That question is a lot more challenging to ask because while I can look at your goals and easily find the best of the best stuff to buy, pretty much everything changes when you dive into how much you can spend. Depending on specific needs, you can make cuts in certain areas, perhaps not others. Even if you want a future-proofed rig that can handle big games, you can still make that happen without breaking the bank, and most people don’t want to, or can’t afford to, break the bank.
So figure out how much you can spend on this rig, and be honest with yourself. Games are fun, but they’re not worth going broke. Trust me, I learned from experience.
Decide on your baseline hardware.
Just slightly less important than your budget is determining which hardware and types of hardware you need. There are many component factors to consider when landing on a build to buy, too, which makes the process even more complicated than before. Luckily, we’ve been around the block and can help you with common questions and notes. We’ll break them down based on the questions you answered when deciding your gaming PC goals.
To start, determine which type of game or games you’d like to play on your new PC. That helps narrow down the required hardware, making your decision much more accessible. For instance, as an example we used above, if you’re only playing an older game like Overwatch or Rainbow Six Siege, your rig wouldn’t need to be very souped up to get still the best graphics possible. You can run a mid-range modern GPU like AMD’s Radeon 5700 or Nvidia’s SUPER. Likewise, a mid-range processor, such as an Intel i5 9600 K or an AMD Ryzen 3600. For Fortnite, the bare-minimum hardware requirements could be even lower – but you might not have as much future-proofing built into your system.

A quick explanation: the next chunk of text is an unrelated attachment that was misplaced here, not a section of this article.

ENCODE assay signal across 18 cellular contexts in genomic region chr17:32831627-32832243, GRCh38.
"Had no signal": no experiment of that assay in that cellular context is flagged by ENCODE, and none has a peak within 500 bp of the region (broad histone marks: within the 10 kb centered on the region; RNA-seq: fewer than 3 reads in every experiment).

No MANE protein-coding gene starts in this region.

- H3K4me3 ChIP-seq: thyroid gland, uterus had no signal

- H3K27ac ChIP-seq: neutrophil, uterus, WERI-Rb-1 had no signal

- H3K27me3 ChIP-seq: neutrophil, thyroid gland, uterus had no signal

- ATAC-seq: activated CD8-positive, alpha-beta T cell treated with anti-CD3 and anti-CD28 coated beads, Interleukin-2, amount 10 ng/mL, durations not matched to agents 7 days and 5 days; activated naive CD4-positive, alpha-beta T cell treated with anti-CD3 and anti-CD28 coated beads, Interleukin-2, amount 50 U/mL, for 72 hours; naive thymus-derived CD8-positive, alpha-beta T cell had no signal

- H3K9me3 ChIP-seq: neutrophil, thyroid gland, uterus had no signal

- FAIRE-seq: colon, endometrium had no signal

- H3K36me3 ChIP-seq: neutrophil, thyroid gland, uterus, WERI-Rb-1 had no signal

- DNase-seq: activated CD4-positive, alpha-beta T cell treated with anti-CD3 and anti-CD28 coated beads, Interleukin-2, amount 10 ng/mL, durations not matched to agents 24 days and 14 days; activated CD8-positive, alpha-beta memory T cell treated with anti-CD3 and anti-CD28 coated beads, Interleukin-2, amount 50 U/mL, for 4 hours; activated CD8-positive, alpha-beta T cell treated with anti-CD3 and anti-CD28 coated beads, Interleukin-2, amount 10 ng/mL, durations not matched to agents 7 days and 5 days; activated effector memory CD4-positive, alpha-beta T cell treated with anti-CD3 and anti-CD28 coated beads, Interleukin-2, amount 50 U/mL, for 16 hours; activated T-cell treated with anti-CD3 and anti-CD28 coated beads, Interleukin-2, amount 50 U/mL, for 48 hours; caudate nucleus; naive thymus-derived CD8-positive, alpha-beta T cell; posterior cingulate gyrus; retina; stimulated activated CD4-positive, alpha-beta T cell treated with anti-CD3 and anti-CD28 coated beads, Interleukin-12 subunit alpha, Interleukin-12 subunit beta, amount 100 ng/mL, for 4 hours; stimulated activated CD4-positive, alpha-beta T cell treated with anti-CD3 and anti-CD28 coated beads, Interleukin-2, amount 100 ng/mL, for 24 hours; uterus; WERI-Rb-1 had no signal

On the other hand, if you plan to dive into a handful or several handfuls of new, more demanding games, like Cyberpunk or Control while running graphics to the best of their capabilities, you’ll need something beefy to handle them. We’re talking about an Nvidia SUPER GPU, an Intel i9 9900K CPU, and at least 16GB of RAM. That’ll handle most high-end games, but you won’t be able to multitask quite as much. Either way, you’ll want RAM with speeds in the range of around 3000 or more.